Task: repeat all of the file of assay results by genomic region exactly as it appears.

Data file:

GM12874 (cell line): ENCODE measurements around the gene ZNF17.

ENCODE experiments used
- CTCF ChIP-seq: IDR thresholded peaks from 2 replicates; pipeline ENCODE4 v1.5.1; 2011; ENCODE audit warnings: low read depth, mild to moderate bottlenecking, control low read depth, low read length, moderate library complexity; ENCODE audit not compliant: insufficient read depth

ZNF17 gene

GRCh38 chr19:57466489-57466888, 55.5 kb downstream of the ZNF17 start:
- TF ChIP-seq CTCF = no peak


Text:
GM12874 (cell line): ENCODE measurements around the gene ZNF17.

ENCODE experiments used
- CTCF ChIP-seq: IDR thresholded peaks from 2 replicates; pipeline ENCODE4 v1.5.1; 2011; ENCODE audit warnings: low read depth, mild to moderate bottlenecking, control low read depth, low read length, moderate library complexity; ENCODE audit not compliant: insufficient read depth

ZNF17 gene

GRCh38 chr19:57466489-57466888, 55.5 kb downstream of the ZNF17 start:
- TF ChIP-seq CTCF = no peak